China Ming Yang Wind Venture May Be Canceled on Subsidy-Cut …

June 23, 2012 by  
Filed under Green Energy News

China Ming Yang Wind Power Group
Ltd. (MY)
’s Bulgarian wind project with W.Power Ltd. may be canceled
should the country proceed with plans to cut state support for
the technology by almost a quarter, their joint venture said.

“This is a critical mistake for a country that needs to be
very careful with foreign investors,” said Jonathan Mann, chief
executive officer of the companies’ MW Power OOD venture.

Government proposals to reduce its wind subsidy by about 22
percent to 148.71 lev ($95) a megawatt-hour may be a “killer”
for the 124-megawatt wind farm development in Pleven, north
Bulgaria, Mann said by telephone from Bucharest, Romania.

Bulgaria, the European Union’s poorest country by economic
output per head, is seeking revenue to cut a budget deficit and
weather the effect of the euro area’s economic crisis. At the
same time, it’s promoting clean power to try to meet an EU goal
of getting 16 percent of its energy from renewables by 2020.
Most of the Balkan nation’s oil and gas is imported from Russia.

China Ming Yang, based in Guangdong, agreed to supply wind
turbines
to the project in February. The deal gave Sofia-based
W.Power access to funds from state-backed China Development Bank
Corp., which has told Mann it may withhold a loan of more than
100 million euros ($125 million) should that subsidy cut happen.

“The 22 percent cuts are horrible for the country,” said
Bulgarian Wind Energy Association Chief Executive Officer
Sebastian Noethlichs. “A lot of the western European developers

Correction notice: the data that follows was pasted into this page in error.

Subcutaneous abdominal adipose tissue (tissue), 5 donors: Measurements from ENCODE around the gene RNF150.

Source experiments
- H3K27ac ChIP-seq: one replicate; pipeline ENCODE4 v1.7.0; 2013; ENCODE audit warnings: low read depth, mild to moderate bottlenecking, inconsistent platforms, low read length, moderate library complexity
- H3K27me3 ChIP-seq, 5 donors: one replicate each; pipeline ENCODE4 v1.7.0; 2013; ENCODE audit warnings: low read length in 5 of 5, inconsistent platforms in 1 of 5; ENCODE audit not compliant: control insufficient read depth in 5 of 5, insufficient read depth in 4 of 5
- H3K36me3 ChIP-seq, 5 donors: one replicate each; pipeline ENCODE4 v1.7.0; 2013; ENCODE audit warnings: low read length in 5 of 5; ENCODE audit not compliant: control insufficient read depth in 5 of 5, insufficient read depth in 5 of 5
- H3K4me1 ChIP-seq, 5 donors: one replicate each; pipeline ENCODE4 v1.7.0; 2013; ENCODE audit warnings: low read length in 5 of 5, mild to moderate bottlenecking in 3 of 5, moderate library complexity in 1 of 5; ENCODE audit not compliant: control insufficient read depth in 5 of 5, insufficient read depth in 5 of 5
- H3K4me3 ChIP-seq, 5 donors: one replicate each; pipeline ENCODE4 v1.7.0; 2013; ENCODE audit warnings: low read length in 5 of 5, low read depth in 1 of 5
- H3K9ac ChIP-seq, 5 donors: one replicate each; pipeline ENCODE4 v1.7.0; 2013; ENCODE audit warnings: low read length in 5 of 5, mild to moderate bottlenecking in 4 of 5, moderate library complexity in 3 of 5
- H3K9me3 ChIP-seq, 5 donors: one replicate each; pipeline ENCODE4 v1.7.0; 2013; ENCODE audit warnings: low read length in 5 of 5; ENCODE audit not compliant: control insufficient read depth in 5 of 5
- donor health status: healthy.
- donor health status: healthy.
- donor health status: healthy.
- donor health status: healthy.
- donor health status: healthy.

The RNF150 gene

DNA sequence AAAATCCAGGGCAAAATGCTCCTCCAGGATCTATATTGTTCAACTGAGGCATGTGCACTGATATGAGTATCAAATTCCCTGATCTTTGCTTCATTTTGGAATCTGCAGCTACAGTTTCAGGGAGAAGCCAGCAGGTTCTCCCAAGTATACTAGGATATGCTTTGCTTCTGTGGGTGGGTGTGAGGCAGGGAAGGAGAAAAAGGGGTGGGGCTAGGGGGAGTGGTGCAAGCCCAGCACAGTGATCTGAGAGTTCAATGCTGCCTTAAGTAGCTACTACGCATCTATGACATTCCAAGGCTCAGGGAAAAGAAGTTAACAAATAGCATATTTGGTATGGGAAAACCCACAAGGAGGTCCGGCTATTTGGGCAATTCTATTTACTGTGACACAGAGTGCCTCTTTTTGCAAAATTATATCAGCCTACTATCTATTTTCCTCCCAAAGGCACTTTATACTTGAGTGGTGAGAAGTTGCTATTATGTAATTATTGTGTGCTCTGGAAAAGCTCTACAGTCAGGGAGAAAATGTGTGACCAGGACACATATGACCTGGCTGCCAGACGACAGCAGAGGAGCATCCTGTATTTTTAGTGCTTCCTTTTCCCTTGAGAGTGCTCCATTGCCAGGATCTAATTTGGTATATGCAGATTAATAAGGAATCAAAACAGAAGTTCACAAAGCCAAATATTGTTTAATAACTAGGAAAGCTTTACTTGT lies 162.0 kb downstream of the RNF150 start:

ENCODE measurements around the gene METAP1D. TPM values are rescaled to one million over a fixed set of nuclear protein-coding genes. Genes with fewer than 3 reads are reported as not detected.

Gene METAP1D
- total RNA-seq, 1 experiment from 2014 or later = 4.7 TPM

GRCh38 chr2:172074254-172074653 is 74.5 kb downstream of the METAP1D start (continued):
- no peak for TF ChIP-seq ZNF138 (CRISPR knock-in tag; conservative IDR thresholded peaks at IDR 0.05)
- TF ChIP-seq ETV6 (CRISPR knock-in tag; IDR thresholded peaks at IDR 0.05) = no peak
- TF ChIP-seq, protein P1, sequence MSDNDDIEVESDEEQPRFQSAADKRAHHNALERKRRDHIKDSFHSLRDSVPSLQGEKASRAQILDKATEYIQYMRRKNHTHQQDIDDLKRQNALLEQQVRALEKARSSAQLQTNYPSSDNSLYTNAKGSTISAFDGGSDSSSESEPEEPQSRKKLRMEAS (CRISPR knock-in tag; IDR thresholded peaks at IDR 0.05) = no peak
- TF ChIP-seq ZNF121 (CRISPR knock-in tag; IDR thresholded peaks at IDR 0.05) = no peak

and investors are either pulling out or relocating staff back to
their home market and keeping a front office here.”

Chinese Loans

While others in Europe cut support as turbine prices fell,
“Bulgaria does not fall in step with these cost reductions,”
said Daniel Shurey, a Bloomberg New Energy Finance analyst.
“The proposed tariff will likely result in wind project returns
far below the hurdle rate required by foreign investors.”

Bulgaria proposed the cuts this month and they would take
effect from July 2012 to June 2013. A final decision is expected
June 28, Noethlichs said. While the government may reduce their
severity, the proposals are “realistically what this is going
to be,” he said. The Ministry of Economy, Energy and Tourism in
Bulgaria didn’t respond today to requests for comments.

The proposals also include reductions in solar subsidies of
as much 54 percent after panel prices declined by half in the
past year, as well as less support for biomass and hydropower.

To contact the reporter responsible for this story:
Sally Bakewell in London at
Sbakewell1@bloomberg.net

To contact the editor responsible for this story:
Reed Landberg at
landberg@bloomberg.net

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